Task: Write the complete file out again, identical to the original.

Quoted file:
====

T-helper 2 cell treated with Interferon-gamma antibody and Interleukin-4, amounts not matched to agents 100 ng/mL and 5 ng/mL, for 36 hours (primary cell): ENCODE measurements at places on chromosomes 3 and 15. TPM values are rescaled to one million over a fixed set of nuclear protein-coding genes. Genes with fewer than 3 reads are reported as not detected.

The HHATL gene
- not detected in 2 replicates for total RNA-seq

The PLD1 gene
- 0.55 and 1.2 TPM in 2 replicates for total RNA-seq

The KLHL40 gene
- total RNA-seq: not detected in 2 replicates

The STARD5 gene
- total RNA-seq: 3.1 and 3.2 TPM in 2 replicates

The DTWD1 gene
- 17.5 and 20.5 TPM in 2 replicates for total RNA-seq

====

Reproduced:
T-helper 2 cell treated with Interferon-gamma antibody and Interleukin-4, amounts not matched to agents 100 ng/mL and 5 ng/mL, for 36 hours (primary cell): ENCODE measurements at places on chromosomes 3 and 15. TPM values are rescaled to one million over a fixed set of nuclear protein-coding genes. Genes with fewer than 3 reads are reported as not detected.

The HHATL gene
- not detected in 2 replicates for total RNA-seq

The PLD1 gene
- 0.55 and 1.2 TPM in 2 replicates for total RNA-seq

The KLHL40 gene
- total RNA-seq: not detected in 2 replicates

The STARD5 gene
- total RNA-seq: 3.1 and 3.2 TPM in 2 replicates

The DTWD1 gene
- 17.5 and 20.5 TPM in 2 replicates for total RNA-seq